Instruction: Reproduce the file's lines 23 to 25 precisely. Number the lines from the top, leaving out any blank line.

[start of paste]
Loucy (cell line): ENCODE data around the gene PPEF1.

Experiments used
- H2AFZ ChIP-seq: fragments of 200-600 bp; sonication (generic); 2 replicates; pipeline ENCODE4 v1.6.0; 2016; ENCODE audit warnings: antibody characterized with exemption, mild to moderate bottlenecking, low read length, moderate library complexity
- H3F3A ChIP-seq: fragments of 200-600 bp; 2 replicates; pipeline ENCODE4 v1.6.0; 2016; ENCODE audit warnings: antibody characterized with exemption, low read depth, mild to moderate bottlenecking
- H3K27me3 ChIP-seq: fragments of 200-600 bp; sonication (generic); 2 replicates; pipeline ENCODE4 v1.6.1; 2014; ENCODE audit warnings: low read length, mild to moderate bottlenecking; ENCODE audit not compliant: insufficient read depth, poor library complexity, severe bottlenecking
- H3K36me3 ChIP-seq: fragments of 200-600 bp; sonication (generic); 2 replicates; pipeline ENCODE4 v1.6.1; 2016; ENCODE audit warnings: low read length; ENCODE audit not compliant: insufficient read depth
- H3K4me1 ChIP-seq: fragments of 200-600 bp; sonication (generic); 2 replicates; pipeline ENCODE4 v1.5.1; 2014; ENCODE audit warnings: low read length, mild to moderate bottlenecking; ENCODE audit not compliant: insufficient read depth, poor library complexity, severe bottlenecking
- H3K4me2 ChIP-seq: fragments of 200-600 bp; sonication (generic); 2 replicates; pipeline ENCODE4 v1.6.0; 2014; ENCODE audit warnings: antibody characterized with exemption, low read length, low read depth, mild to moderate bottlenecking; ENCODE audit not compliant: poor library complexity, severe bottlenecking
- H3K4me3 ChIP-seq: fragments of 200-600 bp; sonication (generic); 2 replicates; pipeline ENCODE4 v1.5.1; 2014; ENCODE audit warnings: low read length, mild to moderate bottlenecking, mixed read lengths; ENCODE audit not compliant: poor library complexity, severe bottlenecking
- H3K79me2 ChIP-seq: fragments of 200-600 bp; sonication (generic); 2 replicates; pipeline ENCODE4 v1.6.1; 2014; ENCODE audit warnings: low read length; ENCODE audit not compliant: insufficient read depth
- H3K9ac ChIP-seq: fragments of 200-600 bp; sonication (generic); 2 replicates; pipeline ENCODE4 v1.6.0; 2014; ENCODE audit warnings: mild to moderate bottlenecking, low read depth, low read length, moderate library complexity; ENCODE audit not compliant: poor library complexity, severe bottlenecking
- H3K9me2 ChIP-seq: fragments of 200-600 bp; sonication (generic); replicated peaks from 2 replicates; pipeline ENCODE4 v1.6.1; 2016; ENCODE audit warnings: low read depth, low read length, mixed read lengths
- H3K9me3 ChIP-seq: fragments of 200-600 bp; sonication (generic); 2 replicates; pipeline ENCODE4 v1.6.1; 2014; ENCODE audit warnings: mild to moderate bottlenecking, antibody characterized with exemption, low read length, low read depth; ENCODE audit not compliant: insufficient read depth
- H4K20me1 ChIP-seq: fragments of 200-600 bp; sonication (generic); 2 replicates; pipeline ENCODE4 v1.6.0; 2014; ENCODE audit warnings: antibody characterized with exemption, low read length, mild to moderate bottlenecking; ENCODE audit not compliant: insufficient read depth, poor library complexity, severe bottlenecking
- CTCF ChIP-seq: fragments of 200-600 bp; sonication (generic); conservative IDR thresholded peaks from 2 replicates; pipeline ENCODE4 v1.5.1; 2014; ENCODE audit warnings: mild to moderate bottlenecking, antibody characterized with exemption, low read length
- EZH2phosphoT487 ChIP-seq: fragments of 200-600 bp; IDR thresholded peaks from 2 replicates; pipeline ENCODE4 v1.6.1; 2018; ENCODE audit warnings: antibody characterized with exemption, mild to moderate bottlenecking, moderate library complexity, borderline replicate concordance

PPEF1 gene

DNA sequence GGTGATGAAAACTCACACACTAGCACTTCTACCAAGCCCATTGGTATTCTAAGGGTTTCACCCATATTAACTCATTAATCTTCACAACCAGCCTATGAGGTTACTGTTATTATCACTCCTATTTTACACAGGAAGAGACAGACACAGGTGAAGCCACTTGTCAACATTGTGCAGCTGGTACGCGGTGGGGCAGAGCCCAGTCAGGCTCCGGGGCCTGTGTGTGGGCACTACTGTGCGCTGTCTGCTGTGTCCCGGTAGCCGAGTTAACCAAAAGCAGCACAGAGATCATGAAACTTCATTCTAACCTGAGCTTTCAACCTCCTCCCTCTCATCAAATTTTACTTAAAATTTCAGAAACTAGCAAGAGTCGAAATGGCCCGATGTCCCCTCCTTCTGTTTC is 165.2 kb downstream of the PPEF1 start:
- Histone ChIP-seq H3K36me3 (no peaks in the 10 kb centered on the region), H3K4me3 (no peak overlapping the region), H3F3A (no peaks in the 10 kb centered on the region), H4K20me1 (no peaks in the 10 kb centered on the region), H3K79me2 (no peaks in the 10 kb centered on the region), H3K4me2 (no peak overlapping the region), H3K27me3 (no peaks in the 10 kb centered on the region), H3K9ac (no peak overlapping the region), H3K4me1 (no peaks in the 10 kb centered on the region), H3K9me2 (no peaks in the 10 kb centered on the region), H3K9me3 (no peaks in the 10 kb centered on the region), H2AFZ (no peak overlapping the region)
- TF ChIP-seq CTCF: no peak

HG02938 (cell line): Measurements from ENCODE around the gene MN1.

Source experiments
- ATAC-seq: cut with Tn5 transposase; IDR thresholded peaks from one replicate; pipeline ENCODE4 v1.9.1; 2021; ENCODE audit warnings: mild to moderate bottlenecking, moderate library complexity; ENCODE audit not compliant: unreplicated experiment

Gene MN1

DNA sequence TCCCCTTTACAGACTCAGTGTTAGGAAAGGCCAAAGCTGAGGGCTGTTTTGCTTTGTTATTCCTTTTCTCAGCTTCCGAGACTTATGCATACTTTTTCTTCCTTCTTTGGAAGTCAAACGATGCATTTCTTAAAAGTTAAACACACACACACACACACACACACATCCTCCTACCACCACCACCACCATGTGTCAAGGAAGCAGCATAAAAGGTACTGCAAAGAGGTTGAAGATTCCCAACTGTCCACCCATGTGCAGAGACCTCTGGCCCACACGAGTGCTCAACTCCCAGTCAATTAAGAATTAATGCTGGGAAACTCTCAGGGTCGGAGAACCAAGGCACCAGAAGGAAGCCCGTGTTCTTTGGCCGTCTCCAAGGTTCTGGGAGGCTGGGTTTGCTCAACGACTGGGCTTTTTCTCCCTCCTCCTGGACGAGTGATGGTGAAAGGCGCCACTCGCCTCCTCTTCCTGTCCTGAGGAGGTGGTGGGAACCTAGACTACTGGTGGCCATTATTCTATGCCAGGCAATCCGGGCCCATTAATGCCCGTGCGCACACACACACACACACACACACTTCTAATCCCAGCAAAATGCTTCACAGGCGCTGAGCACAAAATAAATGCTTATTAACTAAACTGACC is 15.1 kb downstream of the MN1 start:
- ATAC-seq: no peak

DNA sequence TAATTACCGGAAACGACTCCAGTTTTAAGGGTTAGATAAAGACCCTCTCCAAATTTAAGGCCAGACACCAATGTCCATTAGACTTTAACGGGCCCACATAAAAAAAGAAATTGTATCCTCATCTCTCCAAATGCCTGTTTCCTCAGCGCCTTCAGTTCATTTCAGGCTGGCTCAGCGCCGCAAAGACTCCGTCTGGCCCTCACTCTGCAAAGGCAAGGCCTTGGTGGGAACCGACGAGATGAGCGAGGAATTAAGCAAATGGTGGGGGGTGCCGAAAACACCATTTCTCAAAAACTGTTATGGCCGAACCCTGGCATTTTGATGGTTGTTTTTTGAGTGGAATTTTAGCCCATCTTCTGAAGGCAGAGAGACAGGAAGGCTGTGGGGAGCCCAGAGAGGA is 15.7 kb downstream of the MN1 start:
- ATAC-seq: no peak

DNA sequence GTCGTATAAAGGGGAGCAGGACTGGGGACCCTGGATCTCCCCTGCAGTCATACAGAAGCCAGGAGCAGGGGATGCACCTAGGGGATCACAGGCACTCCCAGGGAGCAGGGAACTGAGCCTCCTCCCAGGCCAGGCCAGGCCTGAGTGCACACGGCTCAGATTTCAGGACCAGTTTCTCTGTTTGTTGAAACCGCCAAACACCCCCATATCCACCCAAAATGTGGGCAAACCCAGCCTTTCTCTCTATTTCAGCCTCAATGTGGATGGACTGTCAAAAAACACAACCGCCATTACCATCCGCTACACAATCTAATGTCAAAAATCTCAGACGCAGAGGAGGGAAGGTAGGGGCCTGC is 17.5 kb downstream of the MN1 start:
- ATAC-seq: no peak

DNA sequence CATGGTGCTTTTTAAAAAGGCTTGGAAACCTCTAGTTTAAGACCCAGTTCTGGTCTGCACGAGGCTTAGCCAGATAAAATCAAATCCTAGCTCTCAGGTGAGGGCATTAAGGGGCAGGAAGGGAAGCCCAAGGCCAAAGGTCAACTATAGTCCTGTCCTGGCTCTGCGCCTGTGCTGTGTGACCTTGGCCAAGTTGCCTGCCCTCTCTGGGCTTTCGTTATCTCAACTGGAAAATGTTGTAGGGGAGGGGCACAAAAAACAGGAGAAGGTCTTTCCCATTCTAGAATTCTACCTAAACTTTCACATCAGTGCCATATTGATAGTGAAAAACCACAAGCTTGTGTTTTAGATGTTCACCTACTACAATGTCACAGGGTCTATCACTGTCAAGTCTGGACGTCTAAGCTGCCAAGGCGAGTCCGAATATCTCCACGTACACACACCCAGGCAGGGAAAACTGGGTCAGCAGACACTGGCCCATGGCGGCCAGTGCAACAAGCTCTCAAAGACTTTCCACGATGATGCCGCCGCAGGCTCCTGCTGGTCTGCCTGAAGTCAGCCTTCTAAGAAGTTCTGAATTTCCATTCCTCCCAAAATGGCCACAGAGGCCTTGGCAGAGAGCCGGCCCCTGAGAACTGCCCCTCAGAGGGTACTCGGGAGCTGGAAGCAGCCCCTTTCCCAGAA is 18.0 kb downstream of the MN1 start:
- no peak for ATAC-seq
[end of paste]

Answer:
- ATAC-seq: cut with Tn5 transposase; IDR thresholded peaks from one replicate; pipeline ENCODE4 v1.9.1; 2021; ENCODE audit warnings: mild to moderate bottlenecking, moderate library complexity; ENCODE audit not compliant: unreplicated experiment

Gene MN1

DNA sequence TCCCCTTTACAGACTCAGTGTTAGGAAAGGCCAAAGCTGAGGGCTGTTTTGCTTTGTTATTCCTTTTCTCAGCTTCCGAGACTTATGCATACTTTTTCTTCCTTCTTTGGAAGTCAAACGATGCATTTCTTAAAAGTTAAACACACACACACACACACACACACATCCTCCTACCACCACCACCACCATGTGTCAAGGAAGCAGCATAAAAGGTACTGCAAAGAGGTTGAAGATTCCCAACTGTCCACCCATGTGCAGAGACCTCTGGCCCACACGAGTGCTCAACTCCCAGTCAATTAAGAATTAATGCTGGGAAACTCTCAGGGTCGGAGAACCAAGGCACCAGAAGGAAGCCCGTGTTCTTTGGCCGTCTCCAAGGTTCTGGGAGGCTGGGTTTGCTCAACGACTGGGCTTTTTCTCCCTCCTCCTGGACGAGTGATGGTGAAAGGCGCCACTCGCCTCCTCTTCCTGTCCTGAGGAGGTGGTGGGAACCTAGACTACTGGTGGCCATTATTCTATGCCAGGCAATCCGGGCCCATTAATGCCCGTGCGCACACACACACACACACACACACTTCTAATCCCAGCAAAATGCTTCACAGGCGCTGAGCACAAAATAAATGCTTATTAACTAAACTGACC is 15.1 kb downstream of the MN1 start: